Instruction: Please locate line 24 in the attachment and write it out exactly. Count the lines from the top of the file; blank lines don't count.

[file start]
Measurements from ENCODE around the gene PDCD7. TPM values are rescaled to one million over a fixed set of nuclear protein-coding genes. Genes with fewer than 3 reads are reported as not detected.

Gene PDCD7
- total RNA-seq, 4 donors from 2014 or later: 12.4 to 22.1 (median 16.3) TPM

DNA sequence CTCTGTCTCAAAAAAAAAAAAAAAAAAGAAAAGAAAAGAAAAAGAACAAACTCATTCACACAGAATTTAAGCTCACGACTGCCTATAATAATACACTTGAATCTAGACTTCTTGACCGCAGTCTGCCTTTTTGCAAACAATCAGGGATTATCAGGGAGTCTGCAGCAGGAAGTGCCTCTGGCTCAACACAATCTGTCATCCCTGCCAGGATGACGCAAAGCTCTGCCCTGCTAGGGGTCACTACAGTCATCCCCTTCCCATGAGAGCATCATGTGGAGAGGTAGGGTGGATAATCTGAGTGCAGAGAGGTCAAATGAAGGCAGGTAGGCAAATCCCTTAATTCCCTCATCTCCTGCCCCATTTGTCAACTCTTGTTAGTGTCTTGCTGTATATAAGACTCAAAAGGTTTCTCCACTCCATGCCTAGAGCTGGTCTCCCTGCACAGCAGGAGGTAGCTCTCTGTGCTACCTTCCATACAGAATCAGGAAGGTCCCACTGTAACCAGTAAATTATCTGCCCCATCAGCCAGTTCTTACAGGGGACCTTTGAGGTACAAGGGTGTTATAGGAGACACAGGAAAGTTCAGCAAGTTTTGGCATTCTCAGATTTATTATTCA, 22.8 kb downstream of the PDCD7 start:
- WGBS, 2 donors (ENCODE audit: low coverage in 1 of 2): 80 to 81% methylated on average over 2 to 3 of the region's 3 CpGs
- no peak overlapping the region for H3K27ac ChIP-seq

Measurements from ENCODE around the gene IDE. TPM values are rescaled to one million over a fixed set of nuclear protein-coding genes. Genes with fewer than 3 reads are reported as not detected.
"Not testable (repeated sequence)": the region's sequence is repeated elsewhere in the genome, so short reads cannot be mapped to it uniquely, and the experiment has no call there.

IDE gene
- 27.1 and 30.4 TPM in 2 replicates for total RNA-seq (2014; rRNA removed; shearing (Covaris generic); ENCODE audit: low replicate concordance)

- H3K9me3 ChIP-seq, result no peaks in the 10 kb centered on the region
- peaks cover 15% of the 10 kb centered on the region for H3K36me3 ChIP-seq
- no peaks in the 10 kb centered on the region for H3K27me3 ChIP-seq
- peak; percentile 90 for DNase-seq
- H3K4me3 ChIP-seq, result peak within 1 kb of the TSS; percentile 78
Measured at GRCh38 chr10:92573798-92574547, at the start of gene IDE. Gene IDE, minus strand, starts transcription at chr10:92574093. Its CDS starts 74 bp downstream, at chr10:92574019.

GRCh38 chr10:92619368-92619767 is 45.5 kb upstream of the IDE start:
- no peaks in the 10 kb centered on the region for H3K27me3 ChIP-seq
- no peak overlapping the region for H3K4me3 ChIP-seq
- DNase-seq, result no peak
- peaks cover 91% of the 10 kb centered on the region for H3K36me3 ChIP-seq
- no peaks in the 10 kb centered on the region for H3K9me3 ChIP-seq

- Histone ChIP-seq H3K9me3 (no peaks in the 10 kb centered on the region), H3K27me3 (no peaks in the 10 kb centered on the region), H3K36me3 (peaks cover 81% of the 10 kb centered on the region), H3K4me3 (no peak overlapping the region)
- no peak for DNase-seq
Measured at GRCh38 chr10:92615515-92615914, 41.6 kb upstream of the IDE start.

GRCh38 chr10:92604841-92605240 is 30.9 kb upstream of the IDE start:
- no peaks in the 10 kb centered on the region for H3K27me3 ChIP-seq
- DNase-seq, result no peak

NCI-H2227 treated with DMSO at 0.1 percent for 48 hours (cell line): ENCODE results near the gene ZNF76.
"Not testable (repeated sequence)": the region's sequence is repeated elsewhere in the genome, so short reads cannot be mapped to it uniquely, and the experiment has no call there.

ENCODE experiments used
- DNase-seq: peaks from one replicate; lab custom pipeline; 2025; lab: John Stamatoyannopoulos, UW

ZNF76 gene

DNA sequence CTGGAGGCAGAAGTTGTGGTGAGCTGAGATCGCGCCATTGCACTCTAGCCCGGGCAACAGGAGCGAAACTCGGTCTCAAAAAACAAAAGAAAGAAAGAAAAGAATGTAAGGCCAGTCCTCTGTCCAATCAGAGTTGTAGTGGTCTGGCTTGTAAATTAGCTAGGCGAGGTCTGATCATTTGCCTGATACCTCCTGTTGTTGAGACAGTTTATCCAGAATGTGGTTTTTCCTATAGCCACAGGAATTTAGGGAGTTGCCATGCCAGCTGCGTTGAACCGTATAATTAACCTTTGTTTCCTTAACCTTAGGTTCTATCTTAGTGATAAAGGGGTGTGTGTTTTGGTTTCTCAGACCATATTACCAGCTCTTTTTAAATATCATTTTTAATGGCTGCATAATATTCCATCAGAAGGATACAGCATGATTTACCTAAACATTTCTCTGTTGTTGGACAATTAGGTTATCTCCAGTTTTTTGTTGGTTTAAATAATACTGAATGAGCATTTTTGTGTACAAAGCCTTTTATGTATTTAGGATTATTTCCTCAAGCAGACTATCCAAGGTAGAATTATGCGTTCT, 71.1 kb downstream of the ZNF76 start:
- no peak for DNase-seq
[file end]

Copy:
- no peak for DNase-seq